28 August 2016

BUSINESS - Uber Takes Another Innovative Leap

Uber has already changed the way people get around urban areas, and the company has jumped with both feet into technological and economic shifts. Uber is at the forefront of the sharing economy, and uses leading edge software and technology as part of their business model.

The sharing economy is controversial, and with for-profit companies shifting the focus of the model towards an exchange of money for services it’s questionable whether the term “sharing” even applies.

Alternative phrasing includes “on-demand economy” or “gig economy” and for Uber drivers, Air BnB owners, or Fiverr service providers, these terms make more sense than “sharing,” which comes out of initiatives like Wikipedia, where knowledge is shared freely, and Freecycle, where goods are also shared freely.

Whether it’s called the sharing economy, the gig economy, or the on-demand economy, the fact is that this economic model is challenging existing businesses like taxis and hotels, and it taps into the Internet of Things in a big way.

By relying on connected devices to allow peer-to-peer communication and app-based transactions, this new economic model makes accessing services easier and quicker than before.

Uber uses a network of smart devices, including GPS tracking, to connect drivers and passengers as efficiently as possible.

Youngme Moon, a researcher at Harvard Business School suggests that Uber’s point-to-point transportation system and sophisticated software represent a “disruptive innovation” that already has, and will continue to, change the way people move around urban areas.

The next Uber innovation is self-driving cars. The company has announced the launch of their first fleet of 100 self-driving modified Volvo XC90s in Pittsburgh.

Customers can summon a car as usual, and it might show up without a driver. If it does, the ride will be free.

Each of the self-driving cars will be staffed by two trained engineers who can take over if required, and the trunk will be full of monitoring equipment to report back about how the cars are performing.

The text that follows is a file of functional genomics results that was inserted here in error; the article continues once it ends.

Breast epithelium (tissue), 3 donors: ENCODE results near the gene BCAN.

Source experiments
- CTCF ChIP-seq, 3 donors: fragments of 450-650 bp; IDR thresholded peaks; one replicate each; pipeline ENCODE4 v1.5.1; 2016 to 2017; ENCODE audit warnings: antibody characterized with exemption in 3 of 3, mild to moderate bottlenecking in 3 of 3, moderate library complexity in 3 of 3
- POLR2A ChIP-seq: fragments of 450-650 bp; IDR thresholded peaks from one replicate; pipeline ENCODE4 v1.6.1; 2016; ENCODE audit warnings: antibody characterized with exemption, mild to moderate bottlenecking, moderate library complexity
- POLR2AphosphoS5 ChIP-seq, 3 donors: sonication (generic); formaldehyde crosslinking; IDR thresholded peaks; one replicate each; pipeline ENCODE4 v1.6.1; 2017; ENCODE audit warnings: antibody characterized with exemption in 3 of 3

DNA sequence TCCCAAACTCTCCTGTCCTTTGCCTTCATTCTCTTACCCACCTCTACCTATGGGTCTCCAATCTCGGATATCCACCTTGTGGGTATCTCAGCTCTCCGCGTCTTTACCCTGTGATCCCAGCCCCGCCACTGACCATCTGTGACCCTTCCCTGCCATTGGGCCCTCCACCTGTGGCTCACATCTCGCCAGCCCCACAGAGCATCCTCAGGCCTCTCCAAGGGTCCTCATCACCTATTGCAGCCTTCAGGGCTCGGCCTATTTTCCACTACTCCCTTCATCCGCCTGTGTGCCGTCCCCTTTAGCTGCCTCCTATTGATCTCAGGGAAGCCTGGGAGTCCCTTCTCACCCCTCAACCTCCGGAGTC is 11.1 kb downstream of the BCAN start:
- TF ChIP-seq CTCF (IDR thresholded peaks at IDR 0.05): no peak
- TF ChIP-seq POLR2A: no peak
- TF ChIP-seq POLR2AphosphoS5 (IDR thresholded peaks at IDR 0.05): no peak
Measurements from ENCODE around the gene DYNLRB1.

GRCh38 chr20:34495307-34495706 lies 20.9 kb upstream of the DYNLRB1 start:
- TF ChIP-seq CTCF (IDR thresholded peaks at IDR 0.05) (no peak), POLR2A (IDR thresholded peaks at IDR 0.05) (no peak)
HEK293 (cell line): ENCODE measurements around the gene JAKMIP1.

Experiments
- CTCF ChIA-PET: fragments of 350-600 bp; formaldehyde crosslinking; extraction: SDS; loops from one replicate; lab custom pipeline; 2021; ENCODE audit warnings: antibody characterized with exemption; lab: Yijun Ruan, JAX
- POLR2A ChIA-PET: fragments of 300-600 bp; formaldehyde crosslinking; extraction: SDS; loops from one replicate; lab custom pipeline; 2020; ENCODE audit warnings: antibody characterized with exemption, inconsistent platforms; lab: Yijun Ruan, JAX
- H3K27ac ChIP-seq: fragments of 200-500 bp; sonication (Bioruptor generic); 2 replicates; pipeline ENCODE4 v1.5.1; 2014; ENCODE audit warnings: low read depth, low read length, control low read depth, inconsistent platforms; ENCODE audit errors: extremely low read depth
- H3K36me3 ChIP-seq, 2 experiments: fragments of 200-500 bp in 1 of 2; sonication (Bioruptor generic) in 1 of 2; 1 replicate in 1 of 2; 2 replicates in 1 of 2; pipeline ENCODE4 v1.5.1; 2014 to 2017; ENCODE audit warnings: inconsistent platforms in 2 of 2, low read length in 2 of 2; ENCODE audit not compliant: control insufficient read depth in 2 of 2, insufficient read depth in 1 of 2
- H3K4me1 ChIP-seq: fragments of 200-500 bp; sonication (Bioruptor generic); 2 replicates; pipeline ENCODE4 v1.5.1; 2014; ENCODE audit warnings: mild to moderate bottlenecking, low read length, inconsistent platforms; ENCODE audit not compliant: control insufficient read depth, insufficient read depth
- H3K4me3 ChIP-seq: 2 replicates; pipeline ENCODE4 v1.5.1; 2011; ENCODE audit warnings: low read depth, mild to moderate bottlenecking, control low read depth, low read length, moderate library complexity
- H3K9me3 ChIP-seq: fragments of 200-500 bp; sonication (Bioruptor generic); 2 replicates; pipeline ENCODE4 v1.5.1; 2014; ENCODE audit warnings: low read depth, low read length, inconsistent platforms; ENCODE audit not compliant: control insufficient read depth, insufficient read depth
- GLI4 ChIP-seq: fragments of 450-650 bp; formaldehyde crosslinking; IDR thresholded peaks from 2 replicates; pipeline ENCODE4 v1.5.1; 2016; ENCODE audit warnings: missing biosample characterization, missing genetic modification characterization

The complex interaction between devices, collecting and sharing data, is the Internet of Things in action, and Uber is fully engaged.

Uber has been ahead of regulatory bodies since its inception, leaving cities scrambling to figure out how to regulate the business, and this move is another instance of Uber pushing the economy in directions that regulators aren’t prepared for.

Tesla has already highlighted this regulatory grey area with their “autopilot” feature, available on some Model S cars. The move towards self-driving cars will present significant challenges for regulators, insurers, and other industries.

This is also a significant change to Uber’s business model, and shifts them away from the low overhead and minimal infrastructure of driver-owned vehicles to something that is much more infrastructure-heavy. However, CEO Travis Kalanick places a premium on being at the forefront of industry evolutions.

As smart cities move more and more into automation, Uber wants to be at the edge of that change.

They’ve already outpaced Google’s self-driving car efforts, and with their purchase of the startup Otto, have the potential to move into long-distance trucking as another income stream, or simply adapt the technology to their fleet of cars.

By Tiffany Sostar
Tiffany is a writer, editor, academic, and animal lover who came late to her appreciation of pets. At 18, a rescue pup named Tasha saved her from a depression and she hasn't looked back. She has worked as the canine behaviour program coordinator for the Calgary Humane Society, and was a dog trainer specializing in working with fearful and reactive dogs for many years. She doesn't have any pets right now, but makes up for it by giving her petsitting clients (and any dogs she comes across on her frequent coffee shop adventures) extra snuggles.

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